Adam: Yeah, I’m always looking for advice myself. Some of the things that we’ve learned over time is that cross collaboration will lead into functions like who we’ve marketed to and with our customer base, but not extensively and it really forced us to drive that focus from that function. And on the product side, we adjusted our product roadmap fairly quickly. 

In a SaaS business your lifetime value of customers and other metrics that we look at when deciding how to hold onto those customers is extremely important. We had to really take a look at how we could make changes for our customers. So allowing a pause and allowing price flexibility on the sales side so we can keep the engine moving, I think was good for us. I think overall hyper focus and more intense focus on your existing customers and helping them through this pandemic was something that we did and we’ve benefited from, and then iterated fast and experimented. That speed was not a muscle that was in our business, necessarily. I think that it’s important as well. Iterate, fail fast experiments. If you’re moving with the right intent for helping your customers out, then you know that all will be well.

Matt: Really useful and helpful perspective and insight. Just kind of shifting gears a bit. I think this question might have been easier to answer before all the things that we’ve been talking about started to take shape over the course of the last six months. But if you think about the next three to five years, how do you see SaaS generally as an industry evolving? And maybe the answer to that question is different sort of pre and post pandemic, but just interested to hear your thoughts on that.

Adam: I think you’re right, it is different. For scale up businesses, like ours, looking three to five years out is always tough, just due to the normal speed of change. And how things evolve. But it was Microsoft that said they saw two years of digital transformation happen in two months. And that’s still happening. So the speed of evolution while it was already fast has been hyper accelerated. The other thing is, it’s going to force every company to use cloud solutions. Because every business is now forced into the cloud, just due to the distributed workforces that they have in order to get services to their employees deliver service, their customers, they’re forced into that. So it’s accelerating exponentially. And for me this was always happening. But the lines blurred between consumer business technologies with regards to design the expectations from B2B SaaS software. Today, I’m now the consumer of these products and my expectation is that attention to design and UI is there. There’s an acceleration of this digital transformation, and there’s going to be probably an acceleration of the inevitable consolidation.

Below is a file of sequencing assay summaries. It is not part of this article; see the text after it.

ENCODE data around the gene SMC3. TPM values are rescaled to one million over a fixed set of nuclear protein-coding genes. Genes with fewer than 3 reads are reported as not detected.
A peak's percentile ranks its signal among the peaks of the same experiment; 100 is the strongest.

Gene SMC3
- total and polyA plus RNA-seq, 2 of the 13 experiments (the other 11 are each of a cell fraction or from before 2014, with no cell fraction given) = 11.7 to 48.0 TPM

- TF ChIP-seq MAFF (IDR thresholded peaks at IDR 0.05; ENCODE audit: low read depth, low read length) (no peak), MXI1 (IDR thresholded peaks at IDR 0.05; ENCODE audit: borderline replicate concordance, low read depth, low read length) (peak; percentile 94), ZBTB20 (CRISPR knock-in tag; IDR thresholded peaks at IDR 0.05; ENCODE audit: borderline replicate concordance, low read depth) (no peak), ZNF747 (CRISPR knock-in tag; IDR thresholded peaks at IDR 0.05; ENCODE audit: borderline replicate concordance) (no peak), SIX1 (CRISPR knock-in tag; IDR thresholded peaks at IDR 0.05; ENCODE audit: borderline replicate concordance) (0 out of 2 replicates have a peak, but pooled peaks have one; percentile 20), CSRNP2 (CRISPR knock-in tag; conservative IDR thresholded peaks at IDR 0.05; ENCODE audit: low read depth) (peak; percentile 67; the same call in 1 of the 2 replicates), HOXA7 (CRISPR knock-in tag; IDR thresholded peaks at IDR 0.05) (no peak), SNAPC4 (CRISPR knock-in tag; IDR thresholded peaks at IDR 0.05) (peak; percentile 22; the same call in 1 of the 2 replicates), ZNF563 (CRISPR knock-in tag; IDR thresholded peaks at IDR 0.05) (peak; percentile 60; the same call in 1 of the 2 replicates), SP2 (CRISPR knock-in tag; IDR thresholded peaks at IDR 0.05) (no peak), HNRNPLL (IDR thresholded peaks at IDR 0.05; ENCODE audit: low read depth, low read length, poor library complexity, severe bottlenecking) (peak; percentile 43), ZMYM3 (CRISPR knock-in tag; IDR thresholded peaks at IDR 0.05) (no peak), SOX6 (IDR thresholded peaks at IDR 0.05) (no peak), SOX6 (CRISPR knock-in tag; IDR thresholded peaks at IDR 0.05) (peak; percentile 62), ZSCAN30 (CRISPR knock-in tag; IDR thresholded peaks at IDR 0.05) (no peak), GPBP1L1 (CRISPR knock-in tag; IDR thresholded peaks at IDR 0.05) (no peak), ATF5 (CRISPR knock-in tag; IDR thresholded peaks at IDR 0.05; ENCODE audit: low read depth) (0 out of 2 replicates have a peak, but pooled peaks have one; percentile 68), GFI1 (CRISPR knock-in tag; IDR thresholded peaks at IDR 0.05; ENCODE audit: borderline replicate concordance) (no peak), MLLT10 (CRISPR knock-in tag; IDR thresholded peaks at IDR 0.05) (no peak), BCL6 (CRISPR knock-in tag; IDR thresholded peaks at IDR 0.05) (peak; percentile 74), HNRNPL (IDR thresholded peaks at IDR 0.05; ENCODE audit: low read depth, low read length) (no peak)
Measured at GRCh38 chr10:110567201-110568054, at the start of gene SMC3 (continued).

Matt: Yeah, no, that makes sense for sure. How is your role as a revenue leader or go to market leader inside of a SaaS company that needs to evolve in order to match those trends?

Adam: Yeah, I think going back to the first question is kind of what it’s all about and it’s a lot to do with the customer journey and customer experience. And if I think about my role and focus right now, that is what’s going to get accentuated and become a bigger and bigger part of the role. The whole kind of customer experience and customer delight is directly tied to key revenue metrics. 

Whether it’s the ability to expand and grow with a customer, really has a lot to do with our experience and then going to you in the SaaS world, and specifically in our world where we talk subscriptions, you have to earn that customer’s business every day and so that becomes more and more important. And so it becomes more of our role and we’re actually thinking about experimenting with it. Creating a Director of Customer Experience that’s going to be part of the business and again working cross functionally. I’m trying to figure out all the areas where we can improve that experience and where the customer interacts and have somebody own that in its entirety. That’ll be a fairly new area for us and we’ll continue to build on the other side with marketing and sales convergence. The account-based marketing methodology has been around for a while but when you really do it well, it means that there’s an unbelievably tight integration and working relationship happening between sales and marketing. Things like how you set up your systems, your processes and how you execute on those, it’s almost like being in a rowboat where you’re not all synchronized rowing. It’s not going to work very well and that’s what people slip up a little bit there. 

MattFantastic. Well, hey, you know, I’d like to take an opportunity to finish our chat here, on sort of a lighthearted note. As you know, TaxJar is a fully-remote company and has been remote since the beginning. So for companies that were more office-centric, and have since had to pivot due to the pandemic, they are now realizing the benefits of a remote workforce. If you could work remotely anywhere, anywhere in the world, where would you like to work remotely?

Adam: Great, great question and fairly easy for me to answer. I’d be in Portugal, in one of two places. Either in Lisbon or down on the Algarve near Lagos.

Matt: Yeah, I have not had the opportunity to make it to Portugal, a good friend of mine traveled there a couple years ago and had amazing things to say about it. So when I get there, I’ll come seek you out for some recommendations.

Anyways, fantastic, very good. Hey, Adam, wanted to just say thank you again, for your time today and for sharing your thoughts and perspectives with us.

Adam: Thanks, Matt. Enjoyed the conversation. Thanks very much. Talk to you soon. Cheers.